Cascon Case NIB: Nigeria (Biafra) 1967-70

Nigeria_sm99.jpg (101386 bytes)

Status Quo Side: Nigeria

Non-Status Quo Side: Eastern region (Biafra)

Region: Africa

Conflict Type: External Intervention

Issues in Dispute: Ethnic, Independence

Phase 1: 1/1966

After Nigerian independence in October 1960 racial, religious, and political rivalries created severe problems. Resentment of Northern domination led to an Eastern (Ibo) coup in January 1966, the break-up of the Federation, an army mutiny in January 1966 which reinstated a non-Muslim Northerner General Yakubu Gowon, northern riots leading to a virtual massacre of resident Ibos, and an upsurge of Eastern tribalism. Gowon announced a plan for a 12-state Nigeria on May 27. In April Easterners under Col. Odumegwu Ojukwu took control of federal services in their region.

Phase 2: 5/30/1967

An independent Republic of Biafra was proclaimed. Gowon ordered immediate mobilization and economic sanctions to thwart secession, then implemented changes permitting more local autonomy.

Phase 3: 7/6/1967

Federal troops attacked. OAU mediation efforts, to which the UN deferred, were unavailing. Throughout, Gowon refused negotiations unless the secession ended, while Ojukwu refused to negotiate without a cease-fire. Nigeria had support from all but four OAU members and received arms from the UK and USSR. Biafran arms came from Portugal, France, and reportedly South Africa and Rhodesia: both sides used foreign mercenaries. Civilian suffering led to an international relief effort. Peace moves, begun secretely in 1968, became official in October 1969.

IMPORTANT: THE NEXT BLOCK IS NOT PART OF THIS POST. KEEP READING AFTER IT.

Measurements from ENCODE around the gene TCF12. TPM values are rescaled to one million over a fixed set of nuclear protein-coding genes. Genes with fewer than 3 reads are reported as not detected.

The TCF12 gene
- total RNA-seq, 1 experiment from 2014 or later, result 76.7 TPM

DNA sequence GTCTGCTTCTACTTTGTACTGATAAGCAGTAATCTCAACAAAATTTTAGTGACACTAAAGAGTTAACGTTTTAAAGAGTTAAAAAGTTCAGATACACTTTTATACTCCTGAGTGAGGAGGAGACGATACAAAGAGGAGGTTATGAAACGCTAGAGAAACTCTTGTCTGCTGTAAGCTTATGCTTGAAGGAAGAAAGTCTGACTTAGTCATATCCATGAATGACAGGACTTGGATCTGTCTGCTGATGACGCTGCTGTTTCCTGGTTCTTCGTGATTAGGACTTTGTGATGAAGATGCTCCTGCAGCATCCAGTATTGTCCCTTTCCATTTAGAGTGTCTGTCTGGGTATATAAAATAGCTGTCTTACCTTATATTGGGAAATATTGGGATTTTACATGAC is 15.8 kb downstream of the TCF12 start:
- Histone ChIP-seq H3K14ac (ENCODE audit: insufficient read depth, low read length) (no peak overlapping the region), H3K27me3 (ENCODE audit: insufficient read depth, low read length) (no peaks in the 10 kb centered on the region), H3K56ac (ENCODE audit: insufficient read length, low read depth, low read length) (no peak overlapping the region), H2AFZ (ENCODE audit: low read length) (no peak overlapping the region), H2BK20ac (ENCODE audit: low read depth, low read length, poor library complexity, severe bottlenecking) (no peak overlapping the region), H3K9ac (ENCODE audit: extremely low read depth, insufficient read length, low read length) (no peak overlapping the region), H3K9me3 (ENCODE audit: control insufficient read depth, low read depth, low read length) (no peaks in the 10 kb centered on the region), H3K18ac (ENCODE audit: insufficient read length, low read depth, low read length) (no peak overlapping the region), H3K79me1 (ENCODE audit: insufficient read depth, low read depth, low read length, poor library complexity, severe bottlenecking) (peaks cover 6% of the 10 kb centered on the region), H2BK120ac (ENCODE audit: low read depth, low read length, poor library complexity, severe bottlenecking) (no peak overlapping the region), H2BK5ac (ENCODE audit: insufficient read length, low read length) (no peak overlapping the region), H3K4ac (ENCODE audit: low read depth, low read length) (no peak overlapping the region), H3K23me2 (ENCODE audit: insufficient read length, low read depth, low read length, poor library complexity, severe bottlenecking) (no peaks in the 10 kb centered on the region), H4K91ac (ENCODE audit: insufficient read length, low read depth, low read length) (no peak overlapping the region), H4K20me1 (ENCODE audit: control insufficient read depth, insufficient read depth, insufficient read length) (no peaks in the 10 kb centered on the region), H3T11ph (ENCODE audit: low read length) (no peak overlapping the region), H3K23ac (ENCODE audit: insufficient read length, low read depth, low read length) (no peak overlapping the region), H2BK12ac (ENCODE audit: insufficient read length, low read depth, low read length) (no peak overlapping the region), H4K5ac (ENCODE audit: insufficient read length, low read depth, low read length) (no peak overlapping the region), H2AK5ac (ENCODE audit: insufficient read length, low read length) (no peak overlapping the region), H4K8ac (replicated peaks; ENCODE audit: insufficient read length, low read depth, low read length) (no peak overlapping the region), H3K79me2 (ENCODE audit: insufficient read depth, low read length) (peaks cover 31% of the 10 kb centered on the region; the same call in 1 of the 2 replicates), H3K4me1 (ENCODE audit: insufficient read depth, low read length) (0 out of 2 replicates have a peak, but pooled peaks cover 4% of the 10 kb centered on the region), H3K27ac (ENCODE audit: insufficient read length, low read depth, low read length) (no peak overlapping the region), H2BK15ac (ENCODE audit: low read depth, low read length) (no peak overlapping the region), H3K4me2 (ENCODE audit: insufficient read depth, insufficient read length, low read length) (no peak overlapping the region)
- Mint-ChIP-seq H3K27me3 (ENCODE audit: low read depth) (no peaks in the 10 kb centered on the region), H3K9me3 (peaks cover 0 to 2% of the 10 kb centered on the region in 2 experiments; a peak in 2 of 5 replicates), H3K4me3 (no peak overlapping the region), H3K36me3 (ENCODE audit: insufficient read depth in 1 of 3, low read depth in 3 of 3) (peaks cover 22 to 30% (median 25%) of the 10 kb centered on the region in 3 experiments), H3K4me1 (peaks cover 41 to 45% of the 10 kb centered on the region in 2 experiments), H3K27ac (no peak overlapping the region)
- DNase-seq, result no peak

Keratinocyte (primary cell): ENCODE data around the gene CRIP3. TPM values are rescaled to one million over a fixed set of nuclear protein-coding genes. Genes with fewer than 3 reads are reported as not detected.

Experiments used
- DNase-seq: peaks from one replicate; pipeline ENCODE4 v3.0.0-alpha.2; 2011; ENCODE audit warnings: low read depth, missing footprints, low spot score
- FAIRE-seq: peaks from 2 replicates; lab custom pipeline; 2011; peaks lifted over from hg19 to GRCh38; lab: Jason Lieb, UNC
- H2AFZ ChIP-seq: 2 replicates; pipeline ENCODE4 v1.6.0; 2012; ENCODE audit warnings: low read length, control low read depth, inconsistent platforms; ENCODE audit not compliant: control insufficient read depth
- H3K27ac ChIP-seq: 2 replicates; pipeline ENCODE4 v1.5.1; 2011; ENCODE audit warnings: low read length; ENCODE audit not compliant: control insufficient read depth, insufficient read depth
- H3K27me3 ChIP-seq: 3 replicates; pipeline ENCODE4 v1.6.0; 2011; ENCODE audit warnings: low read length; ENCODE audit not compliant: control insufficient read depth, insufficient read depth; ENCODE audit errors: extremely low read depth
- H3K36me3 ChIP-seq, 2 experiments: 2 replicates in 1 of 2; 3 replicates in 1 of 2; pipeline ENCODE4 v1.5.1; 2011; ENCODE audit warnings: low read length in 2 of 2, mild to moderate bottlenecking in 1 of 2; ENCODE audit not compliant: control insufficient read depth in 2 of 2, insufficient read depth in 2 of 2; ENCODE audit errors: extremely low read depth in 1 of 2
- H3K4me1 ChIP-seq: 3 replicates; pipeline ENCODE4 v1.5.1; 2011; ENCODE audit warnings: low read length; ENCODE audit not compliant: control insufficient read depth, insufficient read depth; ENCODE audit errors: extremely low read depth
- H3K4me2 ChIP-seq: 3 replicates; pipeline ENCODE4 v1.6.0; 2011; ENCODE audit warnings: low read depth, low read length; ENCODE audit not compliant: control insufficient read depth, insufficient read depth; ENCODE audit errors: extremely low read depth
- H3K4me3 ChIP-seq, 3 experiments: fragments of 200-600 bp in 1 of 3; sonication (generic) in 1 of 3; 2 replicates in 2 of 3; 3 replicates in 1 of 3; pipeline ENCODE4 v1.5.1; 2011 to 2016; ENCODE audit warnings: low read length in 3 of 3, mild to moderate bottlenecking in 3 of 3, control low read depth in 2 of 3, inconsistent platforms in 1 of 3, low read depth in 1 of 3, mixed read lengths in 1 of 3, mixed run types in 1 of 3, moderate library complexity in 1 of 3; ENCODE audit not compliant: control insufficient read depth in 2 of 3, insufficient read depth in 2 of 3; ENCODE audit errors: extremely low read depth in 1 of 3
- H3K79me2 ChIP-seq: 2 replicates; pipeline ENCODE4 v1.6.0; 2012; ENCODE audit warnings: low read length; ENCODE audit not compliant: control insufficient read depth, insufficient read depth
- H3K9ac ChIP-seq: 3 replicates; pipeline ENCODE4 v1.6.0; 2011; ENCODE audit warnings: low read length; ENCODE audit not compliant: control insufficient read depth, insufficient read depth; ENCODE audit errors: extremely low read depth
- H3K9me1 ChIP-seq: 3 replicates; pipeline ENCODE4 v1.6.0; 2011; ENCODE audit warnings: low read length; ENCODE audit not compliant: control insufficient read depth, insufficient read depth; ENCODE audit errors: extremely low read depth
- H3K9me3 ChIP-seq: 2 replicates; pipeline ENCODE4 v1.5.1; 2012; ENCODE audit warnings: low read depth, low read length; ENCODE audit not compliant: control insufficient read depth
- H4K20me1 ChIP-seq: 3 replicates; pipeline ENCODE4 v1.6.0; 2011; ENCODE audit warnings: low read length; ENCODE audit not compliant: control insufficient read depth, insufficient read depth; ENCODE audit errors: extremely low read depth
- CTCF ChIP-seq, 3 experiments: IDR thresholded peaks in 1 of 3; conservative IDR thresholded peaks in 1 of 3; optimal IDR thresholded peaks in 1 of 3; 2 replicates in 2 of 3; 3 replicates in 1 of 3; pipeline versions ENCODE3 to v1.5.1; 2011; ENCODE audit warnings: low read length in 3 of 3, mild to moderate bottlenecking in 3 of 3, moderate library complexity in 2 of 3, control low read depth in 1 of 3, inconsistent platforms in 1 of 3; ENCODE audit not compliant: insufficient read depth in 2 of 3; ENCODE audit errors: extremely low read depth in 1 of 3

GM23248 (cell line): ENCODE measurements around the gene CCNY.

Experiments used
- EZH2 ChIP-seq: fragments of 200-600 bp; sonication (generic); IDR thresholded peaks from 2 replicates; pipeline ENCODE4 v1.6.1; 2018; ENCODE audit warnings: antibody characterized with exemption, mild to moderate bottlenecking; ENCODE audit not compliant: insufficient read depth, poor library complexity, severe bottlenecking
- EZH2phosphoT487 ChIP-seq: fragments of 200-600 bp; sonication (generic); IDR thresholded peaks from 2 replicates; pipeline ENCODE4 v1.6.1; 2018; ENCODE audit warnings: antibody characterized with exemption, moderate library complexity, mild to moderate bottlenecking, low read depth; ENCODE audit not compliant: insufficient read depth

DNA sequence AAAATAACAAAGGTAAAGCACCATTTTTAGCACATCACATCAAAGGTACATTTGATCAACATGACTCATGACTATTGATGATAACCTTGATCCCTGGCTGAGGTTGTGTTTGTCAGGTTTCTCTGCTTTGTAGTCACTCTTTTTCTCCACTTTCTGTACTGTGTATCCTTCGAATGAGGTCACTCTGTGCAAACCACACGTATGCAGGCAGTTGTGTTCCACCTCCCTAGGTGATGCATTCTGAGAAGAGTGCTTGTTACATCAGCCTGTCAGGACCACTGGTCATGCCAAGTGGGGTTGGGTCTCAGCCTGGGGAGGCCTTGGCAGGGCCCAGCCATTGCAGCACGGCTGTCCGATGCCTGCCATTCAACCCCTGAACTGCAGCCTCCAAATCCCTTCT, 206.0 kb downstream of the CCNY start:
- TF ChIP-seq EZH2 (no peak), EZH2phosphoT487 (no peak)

Phase 4: 1/12/1970

Biafra capitulated after losing its last airstrip.

Settled: 1/15/1970

A formal surrender was signed whereby the Republic of Biafra ceased to exist.

Cascon Home Copyright 1999 Lincoln P. Bloomfield and Allen Moulton